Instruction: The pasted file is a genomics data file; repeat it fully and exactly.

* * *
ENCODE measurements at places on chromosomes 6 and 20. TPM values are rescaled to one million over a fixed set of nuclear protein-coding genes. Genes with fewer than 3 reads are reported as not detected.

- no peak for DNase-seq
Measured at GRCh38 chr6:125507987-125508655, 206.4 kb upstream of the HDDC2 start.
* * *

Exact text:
ENCODE measurements at places on chromosomes 6 and 20. TPM values are rescaled to one million over a fixed set of nuclear protein-coding genes. Genes with fewer than 3 reads are reported as not detected.

- no peak for DNase-seq
Measured at GRCh38 chr6:125507987-125508655, 206.4 kb upstream of the HDDC2 start.